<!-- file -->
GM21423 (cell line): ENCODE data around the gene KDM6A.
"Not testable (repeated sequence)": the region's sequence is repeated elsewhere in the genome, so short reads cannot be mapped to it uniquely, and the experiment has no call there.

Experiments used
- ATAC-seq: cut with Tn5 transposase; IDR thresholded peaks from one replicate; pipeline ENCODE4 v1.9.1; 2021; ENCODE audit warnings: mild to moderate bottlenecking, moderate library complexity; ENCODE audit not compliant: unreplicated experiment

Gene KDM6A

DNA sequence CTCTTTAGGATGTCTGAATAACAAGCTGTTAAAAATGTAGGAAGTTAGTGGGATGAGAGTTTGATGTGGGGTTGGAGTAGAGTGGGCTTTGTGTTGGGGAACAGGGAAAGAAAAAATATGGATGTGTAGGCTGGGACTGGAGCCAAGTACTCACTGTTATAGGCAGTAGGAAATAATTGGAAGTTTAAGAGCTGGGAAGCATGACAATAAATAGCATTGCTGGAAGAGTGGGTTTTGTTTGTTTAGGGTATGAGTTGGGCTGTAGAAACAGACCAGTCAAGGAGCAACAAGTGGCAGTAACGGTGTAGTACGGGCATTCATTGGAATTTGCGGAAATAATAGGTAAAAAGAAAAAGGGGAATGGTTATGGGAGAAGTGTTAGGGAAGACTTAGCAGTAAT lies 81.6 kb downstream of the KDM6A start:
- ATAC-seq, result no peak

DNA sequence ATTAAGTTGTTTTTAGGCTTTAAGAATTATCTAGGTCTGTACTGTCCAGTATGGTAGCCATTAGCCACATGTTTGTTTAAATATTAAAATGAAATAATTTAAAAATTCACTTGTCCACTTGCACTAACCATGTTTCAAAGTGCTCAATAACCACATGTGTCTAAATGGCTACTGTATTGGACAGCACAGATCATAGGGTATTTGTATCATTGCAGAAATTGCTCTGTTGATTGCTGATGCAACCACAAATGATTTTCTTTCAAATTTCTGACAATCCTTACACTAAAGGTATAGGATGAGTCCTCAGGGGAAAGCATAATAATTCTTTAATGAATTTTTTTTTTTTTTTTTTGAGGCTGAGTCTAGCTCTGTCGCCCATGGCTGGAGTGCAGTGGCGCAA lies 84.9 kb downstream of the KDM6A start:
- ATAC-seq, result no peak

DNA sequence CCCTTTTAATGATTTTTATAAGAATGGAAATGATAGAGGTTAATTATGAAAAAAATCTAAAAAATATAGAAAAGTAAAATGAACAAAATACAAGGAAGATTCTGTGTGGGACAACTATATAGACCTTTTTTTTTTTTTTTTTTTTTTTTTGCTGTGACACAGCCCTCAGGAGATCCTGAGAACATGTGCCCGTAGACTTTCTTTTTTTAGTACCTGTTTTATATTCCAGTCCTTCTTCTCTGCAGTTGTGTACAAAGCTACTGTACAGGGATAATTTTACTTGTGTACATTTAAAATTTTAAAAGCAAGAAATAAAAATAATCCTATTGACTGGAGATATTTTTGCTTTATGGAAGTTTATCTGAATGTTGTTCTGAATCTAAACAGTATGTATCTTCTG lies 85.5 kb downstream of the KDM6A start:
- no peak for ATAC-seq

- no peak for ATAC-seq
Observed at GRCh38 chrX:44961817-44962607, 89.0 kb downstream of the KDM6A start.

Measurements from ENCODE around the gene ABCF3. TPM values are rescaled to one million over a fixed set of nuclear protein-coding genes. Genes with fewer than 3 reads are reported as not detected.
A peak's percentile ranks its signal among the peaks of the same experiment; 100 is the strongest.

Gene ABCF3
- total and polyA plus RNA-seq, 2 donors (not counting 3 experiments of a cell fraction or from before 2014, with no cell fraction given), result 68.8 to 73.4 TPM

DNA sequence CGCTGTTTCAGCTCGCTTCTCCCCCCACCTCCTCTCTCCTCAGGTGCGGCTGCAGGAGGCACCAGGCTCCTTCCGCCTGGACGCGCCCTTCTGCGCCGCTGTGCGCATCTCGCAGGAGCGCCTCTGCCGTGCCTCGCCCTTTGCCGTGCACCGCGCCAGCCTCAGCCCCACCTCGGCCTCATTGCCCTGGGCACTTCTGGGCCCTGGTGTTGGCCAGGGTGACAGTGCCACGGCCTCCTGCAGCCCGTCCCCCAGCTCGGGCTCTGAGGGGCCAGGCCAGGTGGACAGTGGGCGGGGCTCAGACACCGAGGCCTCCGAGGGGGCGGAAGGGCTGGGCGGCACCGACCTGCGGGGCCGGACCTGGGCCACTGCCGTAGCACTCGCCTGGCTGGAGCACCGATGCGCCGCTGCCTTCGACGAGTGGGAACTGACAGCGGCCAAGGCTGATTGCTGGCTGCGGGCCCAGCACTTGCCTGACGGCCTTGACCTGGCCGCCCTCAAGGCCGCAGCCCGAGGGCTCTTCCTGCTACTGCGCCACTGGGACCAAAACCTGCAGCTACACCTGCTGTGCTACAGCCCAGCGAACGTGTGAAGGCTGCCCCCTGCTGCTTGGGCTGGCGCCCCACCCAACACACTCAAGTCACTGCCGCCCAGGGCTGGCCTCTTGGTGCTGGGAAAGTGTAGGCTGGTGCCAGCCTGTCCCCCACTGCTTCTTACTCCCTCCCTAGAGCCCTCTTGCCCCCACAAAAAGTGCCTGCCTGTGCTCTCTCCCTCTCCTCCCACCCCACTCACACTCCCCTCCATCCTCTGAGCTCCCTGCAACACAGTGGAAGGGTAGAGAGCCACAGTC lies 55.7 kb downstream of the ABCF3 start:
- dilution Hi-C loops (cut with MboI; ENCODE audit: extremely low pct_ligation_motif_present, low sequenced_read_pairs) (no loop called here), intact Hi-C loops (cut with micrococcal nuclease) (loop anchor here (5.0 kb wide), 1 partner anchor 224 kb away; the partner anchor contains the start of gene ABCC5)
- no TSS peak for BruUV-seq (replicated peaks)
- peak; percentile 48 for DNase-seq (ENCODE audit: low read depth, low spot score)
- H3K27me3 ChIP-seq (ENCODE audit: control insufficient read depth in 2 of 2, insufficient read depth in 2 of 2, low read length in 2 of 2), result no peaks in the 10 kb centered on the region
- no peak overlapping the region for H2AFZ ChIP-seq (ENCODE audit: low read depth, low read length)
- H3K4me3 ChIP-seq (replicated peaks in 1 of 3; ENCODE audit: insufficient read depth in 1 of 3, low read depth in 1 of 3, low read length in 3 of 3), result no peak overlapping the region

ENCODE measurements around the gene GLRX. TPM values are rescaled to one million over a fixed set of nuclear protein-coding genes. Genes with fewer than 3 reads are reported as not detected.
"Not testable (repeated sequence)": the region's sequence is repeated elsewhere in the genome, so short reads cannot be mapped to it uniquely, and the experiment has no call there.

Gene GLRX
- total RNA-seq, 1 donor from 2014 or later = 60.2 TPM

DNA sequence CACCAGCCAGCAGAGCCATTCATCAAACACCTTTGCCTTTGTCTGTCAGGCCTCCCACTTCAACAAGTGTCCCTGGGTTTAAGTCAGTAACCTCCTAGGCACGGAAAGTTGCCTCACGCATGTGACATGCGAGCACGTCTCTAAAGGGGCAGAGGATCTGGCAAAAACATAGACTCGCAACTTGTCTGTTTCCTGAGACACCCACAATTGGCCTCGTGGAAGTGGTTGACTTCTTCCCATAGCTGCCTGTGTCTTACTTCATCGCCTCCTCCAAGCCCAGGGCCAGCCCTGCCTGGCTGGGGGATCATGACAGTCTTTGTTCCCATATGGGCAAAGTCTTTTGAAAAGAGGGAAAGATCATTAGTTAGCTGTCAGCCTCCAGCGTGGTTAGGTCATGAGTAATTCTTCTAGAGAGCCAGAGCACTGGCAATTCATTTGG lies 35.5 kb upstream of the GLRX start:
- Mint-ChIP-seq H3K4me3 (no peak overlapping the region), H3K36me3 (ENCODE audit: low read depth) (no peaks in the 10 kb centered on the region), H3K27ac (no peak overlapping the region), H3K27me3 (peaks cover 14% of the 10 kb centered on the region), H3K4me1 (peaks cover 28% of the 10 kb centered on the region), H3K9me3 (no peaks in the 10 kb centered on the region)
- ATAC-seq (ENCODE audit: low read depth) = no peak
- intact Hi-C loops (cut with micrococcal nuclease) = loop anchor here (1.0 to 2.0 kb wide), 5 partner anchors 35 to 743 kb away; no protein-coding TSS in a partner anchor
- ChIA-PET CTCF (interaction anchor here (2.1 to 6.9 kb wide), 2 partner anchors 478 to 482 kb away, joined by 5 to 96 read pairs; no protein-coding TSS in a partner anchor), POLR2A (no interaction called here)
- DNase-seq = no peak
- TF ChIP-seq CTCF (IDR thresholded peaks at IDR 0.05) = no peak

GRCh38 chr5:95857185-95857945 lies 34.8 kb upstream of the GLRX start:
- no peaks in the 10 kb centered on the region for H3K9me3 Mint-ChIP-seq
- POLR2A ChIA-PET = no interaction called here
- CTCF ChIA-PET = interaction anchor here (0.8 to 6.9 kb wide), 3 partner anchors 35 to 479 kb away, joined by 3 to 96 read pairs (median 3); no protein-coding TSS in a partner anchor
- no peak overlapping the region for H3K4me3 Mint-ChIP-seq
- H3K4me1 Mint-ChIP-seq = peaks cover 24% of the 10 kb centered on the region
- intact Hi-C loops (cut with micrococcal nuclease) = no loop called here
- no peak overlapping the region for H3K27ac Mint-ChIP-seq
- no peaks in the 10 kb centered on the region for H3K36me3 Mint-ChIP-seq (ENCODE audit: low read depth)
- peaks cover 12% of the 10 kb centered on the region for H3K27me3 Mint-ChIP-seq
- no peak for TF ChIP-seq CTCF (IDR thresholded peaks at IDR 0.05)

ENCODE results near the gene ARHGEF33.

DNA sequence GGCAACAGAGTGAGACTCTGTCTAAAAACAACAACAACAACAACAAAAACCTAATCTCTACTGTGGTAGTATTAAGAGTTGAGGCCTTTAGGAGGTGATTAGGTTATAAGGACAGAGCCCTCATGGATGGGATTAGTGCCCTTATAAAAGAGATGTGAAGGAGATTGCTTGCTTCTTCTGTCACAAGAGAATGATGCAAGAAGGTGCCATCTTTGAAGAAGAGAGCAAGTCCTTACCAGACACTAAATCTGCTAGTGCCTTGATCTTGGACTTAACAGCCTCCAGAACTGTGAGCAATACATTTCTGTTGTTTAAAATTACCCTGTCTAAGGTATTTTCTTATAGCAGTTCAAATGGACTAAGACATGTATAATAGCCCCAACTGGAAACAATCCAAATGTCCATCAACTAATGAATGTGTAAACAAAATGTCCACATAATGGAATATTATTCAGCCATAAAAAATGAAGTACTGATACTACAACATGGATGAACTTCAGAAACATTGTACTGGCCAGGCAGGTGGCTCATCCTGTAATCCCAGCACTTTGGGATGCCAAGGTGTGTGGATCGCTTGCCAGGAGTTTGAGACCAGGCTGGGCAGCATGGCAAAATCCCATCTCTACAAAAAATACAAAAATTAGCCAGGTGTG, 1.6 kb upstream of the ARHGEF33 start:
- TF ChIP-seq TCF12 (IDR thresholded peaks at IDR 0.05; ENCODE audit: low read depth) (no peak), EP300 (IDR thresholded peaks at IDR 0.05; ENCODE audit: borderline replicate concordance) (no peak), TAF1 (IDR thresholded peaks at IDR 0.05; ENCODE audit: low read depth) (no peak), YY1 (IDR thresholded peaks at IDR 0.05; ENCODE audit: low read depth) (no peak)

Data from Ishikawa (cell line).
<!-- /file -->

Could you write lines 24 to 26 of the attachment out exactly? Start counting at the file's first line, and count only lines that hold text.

- H3K4me3 ChIP-seq (replicated peaks in 1 of 3; ENCODE audit: insufficient read depth in 1 of 3, low read depth in 1 of 3, low read length in 3 of 3), result no peak overlapping the region

ENCODE measurements around the gene GLRX. TPM values are rescaled to one million over a fixed set of nuclear protein-coding genes. Genes with fewer than 3 reads are reported as not detected.
"Not testable (repeated sequence)": the region's sequence is repeated elsewhere in the genome, so short reads cannot be mapped to it uniquely, and the experiment has no call there.